- The Washington Times - Monday, September 16, 2002

Harare isolates itself
It's been a busy week at the United Nations, with more than 160 nations sending a top leader or foreign minister to address each other at the annual debate.
If Iraq had not been dominating coverage of the two-week event, you might have heard that Zimbabwe's "agrarian reforms" were speeding along despite international condemnation.
"My delegation is happy to inform you that Zimbabwe has concluded the fast-track land-redistribution program, which we introduced in July 2000 in order to transfer [white-owned] land to the hitherto landless black majority," said Zimbabwean President Robert Mugabe.
"It will be recalled that we had to face vehement protestations, bad publicity and misinformation from those who did not wish us well. We remained resolute in the face of powerful forces determined to preserve vestiges of colonial privilege."
In a combative speech, Mr. Mugabe informed the assembly that the government in Harare had "discarded the colonial yoke for all time" and would brook no outside interference.
"I appeal to this General Assembly to convey to Britain and especially to its current prime minister, Tony Blair, that Zimbabwe ceased to be a British colony in 1980," Mr. Mugabe declared.
British Foreign Minister Jack Straw did not respond at his turn Saturday morning, but German Foreign Minister Joschka Fischer rebuked Mr. Mugabe from the podium, saying "a wholly irresponsible policy is the reason for the difficult situation in the country."
White farmers owned roughly one-third the nation's arable land before the seizures began before the 2000 elections.
The seizures condemned by the United Nations, international development organizations and many governments have exacerbated the plight of Zimbabwe's people and poisoned its politics.
Nearly half the population of 14 million is facing famine in a country once known as southern Africa's breadbasket. Tourism has dropped over fears of unrest. And the country's diplomatic isolation threatens its options for emergency assistance.
Meanwhile, Zimbabwe soon could be expelled from both the International Monetary Fund and the World Bank for failing to repay more than $135 million and $180 million in loans, respectively.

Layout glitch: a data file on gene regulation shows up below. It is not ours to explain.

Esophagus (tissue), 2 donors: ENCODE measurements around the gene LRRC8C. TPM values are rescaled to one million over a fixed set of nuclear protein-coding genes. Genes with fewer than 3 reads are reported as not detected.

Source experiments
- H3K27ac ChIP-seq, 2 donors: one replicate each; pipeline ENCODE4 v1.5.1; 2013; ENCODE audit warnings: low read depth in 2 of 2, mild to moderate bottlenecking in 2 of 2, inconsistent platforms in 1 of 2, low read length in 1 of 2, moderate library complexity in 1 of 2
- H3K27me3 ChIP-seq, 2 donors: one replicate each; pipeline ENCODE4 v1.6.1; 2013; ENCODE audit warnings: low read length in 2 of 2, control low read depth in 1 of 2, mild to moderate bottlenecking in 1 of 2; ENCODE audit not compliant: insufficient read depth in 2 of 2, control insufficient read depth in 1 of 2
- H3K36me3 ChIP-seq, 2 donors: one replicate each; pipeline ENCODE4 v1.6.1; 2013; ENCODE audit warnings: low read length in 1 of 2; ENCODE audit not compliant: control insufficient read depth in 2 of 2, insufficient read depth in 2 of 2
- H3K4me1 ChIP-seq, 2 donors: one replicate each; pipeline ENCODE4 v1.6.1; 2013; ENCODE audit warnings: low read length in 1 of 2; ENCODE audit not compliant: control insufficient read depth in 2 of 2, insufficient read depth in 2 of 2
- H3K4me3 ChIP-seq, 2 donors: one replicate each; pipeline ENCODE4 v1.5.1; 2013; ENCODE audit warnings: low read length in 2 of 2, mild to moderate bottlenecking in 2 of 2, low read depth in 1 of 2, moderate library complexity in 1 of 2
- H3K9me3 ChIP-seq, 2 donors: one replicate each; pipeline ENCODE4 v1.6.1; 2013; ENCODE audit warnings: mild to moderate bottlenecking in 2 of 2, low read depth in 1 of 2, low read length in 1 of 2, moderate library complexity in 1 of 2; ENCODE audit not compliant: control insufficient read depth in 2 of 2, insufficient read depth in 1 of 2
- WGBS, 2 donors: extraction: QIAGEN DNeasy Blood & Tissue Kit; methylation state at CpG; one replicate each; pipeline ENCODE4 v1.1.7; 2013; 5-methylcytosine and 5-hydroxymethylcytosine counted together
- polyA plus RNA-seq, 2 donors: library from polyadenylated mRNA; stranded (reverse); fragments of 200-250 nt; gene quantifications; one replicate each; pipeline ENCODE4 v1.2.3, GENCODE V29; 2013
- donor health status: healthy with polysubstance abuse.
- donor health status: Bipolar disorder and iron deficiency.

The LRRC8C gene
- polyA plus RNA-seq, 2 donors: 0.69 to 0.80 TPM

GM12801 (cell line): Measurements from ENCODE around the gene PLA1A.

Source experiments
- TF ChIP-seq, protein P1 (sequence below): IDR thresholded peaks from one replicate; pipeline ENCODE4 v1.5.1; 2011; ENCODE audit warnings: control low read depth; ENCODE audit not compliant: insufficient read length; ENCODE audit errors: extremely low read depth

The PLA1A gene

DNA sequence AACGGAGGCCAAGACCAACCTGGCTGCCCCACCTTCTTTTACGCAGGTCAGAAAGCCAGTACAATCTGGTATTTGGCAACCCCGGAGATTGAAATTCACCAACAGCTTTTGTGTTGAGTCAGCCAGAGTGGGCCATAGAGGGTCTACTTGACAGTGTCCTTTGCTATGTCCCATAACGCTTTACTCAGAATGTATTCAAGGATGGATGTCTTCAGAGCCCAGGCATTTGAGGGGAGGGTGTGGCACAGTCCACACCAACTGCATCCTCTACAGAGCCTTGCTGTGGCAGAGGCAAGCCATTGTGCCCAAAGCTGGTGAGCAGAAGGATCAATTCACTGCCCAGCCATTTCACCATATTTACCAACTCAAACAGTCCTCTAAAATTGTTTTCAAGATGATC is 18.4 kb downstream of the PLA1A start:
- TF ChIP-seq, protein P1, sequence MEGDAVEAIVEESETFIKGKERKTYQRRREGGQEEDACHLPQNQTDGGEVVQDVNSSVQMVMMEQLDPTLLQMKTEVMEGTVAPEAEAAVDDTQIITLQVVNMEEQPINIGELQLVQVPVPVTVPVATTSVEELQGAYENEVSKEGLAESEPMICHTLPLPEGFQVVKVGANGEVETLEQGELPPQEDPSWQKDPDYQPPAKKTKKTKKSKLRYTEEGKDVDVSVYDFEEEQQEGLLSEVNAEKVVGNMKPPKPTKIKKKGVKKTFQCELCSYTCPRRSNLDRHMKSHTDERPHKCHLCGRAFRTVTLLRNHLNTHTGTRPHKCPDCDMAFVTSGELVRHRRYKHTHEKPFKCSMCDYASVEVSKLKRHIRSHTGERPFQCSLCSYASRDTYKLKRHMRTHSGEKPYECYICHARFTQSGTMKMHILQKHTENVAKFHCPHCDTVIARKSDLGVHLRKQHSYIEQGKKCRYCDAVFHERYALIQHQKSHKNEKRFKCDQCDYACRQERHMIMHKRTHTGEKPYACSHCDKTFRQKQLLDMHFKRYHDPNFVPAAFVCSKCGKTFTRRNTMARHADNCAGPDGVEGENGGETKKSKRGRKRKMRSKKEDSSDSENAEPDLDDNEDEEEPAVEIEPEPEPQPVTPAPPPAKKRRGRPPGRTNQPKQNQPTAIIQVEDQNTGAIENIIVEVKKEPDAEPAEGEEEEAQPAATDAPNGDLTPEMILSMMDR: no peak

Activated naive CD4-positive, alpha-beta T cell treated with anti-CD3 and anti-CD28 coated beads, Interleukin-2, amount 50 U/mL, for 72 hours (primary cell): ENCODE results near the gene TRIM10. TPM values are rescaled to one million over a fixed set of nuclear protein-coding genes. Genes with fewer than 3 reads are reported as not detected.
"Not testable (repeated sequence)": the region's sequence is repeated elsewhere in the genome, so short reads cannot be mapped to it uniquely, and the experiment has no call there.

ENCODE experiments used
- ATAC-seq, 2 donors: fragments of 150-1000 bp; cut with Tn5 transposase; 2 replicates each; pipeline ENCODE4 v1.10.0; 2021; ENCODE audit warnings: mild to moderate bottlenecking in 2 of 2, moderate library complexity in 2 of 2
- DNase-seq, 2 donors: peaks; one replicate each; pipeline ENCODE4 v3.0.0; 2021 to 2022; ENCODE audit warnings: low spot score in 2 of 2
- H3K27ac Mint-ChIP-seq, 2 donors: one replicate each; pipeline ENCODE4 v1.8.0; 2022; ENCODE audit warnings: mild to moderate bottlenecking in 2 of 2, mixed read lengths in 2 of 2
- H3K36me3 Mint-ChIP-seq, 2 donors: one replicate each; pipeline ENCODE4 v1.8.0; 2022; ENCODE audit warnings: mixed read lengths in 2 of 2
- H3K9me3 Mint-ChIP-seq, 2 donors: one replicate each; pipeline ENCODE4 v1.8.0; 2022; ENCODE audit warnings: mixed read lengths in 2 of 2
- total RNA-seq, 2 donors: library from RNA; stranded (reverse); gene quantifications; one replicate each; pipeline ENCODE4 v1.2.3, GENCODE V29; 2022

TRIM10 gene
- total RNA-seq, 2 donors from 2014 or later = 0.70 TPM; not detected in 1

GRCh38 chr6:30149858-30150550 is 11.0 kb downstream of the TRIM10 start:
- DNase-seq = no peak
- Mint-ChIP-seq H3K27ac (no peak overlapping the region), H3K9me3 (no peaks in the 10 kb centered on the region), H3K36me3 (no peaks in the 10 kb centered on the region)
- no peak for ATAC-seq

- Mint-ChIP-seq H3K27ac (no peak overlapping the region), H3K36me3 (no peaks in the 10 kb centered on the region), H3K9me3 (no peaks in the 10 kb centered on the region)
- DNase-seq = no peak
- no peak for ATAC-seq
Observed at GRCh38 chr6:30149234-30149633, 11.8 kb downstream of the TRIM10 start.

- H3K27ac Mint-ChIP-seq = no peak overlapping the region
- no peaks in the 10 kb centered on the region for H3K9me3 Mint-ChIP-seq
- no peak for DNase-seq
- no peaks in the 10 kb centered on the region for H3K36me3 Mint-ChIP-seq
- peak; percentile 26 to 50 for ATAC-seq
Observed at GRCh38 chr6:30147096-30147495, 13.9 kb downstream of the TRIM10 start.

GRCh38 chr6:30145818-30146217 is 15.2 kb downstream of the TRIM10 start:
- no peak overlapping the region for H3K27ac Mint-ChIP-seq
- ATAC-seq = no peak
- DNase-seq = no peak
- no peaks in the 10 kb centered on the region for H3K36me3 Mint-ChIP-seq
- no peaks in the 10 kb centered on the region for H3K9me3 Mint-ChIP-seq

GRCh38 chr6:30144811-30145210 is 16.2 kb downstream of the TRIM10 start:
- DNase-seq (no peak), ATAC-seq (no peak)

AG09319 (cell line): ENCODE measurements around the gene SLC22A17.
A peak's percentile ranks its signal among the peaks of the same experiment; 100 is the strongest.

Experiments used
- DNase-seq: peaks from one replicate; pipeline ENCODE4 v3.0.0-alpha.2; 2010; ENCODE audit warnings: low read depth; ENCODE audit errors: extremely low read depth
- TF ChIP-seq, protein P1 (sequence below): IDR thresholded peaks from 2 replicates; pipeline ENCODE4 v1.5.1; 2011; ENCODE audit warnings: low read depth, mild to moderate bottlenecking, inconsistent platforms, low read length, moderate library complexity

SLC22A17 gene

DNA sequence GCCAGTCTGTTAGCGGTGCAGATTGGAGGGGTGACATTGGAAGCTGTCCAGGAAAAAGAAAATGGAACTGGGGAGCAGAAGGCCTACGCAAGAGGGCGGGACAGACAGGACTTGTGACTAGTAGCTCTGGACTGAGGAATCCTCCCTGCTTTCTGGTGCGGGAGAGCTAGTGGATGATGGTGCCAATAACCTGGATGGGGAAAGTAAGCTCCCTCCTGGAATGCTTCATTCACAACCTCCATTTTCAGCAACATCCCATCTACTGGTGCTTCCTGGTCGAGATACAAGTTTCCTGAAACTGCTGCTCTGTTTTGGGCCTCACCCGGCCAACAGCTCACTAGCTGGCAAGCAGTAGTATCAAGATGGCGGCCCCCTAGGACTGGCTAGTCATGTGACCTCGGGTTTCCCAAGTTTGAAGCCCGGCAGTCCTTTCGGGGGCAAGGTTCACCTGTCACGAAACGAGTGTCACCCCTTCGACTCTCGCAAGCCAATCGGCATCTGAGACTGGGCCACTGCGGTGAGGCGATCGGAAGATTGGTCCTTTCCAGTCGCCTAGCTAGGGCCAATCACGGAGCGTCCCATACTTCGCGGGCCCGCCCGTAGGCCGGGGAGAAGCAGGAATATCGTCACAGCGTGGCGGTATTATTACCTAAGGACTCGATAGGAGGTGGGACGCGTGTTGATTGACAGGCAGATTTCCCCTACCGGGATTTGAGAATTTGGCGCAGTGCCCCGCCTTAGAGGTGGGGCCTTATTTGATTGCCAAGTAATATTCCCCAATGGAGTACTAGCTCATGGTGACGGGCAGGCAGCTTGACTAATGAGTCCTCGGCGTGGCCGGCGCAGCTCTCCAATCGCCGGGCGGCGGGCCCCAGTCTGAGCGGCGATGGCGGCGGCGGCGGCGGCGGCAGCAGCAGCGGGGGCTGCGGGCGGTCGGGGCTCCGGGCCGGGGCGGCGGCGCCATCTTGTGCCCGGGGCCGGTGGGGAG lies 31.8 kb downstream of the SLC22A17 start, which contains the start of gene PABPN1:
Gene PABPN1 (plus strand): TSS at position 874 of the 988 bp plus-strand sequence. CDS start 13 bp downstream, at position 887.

Cementing a precedent
New York City Mayor Michael Bloomberg earned a few irritated titters from diplomats during his speech to the General Assembly, in which he alluded to the friction between member states who don't pay their parking tickets and the host city that wants to tow away their limousines.
"Of course, like all neighbors, we do have our friendly disagreements from time to time about local problems," he said from the podium that usually is reserved for representatives of sovereign states. "As a matter of fact: If you own the illegally parked black Lincoln Town Car with license plate number DPL 1-2-3-4, I'm sorry, it's about to be towed."
U.N. officials say assembly President Jan Kavan invited hizzoner, setting in concrete a precedent they aren't sure is a good idea. Mayor Rudolph W. Giuliani who thanked foreign dignitaries for coming to New York shortly after September 11 started a trend it might be too late to stop.
Mr. Bloomberg, meanwhile, played the generous host.
"To the delegates of this organization, to your staff and guests, we pledge that this city will remain safe and open," he said in a speech that dealt primarily with terrorism. "As mayor, I'm committed to ensuring that New York is able to welcome and protect people from all over the world, even those whom we disagree with."
Mr. Bloomberg brought a sizable entourage to watch Friday's address, including his sister, Marjorie Tiven, the city's commissioner for the United Nations and consular corps.

Candidate for ICJ
It looks like Hans Corell, chief legal adviser to the United Nations since 1994, will be departing.
The Swedish government has nominated Mr. Corell for a nine-year term on the International Court of Justice, beginning in February.
There are 10 candidates for five judgeships, but Mr. Corell a prominent jurist even before joining the United Nations is considered to be a sure winner.
It's not clear who would replace Mr. Corell if he does leave at the end of the year.
Betsy Pisik can be reached by e-mail at [email protected]


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